Many businesses choose to own their facilities, but not all of them go this route. While it can lower overhead in the long term, buying property assumes the company in question can buy the right property. It also believes that the operational model would benefit from those long-term savings over other risk reduction benefits offered by a commercial real estate lease.

The truth is, neither buying nor leasing is the best choice. Each has clear advantages when used under the right circumstances and understanding which the balance favors is the key to growing a small company into a larger one.

When Leasing Is Your Best Option

The most straightforward case of leasing being the obvious choice for a business? If you can’t find the right location in the sale market. Often investors buy up ideal lots like corner properties and develop them into long-term income properties. That means getting the best spot in town requires a lease sometimes. It can also be advantageous if you are using a local customer draw like a mall or big box store by renting space that provides you with the ensuing traffic.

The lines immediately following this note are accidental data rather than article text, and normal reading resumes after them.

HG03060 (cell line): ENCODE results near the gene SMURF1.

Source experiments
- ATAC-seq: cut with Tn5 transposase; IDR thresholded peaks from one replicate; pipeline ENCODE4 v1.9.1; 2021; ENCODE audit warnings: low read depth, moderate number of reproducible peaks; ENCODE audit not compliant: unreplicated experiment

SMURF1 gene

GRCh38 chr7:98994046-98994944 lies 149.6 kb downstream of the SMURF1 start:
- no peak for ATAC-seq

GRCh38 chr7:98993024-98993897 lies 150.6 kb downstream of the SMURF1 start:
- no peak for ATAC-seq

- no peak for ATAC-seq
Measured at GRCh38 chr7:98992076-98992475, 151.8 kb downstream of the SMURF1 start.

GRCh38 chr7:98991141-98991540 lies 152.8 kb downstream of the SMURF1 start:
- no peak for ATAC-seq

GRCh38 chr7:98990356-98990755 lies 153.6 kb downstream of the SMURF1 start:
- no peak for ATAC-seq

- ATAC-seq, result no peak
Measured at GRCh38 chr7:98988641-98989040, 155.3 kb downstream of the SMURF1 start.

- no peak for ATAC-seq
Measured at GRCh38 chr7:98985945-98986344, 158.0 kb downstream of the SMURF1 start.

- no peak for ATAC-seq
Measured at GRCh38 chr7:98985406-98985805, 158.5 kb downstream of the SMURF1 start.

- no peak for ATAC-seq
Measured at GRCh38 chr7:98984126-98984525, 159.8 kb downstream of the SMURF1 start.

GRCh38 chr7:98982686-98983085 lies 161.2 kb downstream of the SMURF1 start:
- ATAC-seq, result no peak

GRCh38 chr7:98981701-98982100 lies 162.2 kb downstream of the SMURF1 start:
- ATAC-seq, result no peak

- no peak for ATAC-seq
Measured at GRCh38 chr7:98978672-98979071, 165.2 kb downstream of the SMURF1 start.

Commercial real estate leasing is also the best choice when your finances do not support a property purchase. It’s often the case that a business could find some financing for purchase but would require too much money upfront. It’s a lot easier to move into a monthly expense you can renegotiate in a set number of years.

When Purchasing a Property Is Best

Buying commercial property is a good idea when the company has the working capital for a generous down payment that helps control the monthly costs of the loan. When that happens, you can lower monthly costs by getting a commercial mortgage that is less expensive than your lease. If you need to go through a program that minimizes the down payment to close, you might wind up paying more than the local lease rate averages.

A purchase also assumes that operating out of that location is a permanent move on your company’s part since paying off the loan and enjoying the huge reduction in overhead that comes without any monthly building loans or lease fees means waiting for a decade or more for many companies. Keep that in mind when deciding whether it is time to buy commercial real estate. If you see yourself changing locations to keep up with market trends, it’s time to lease.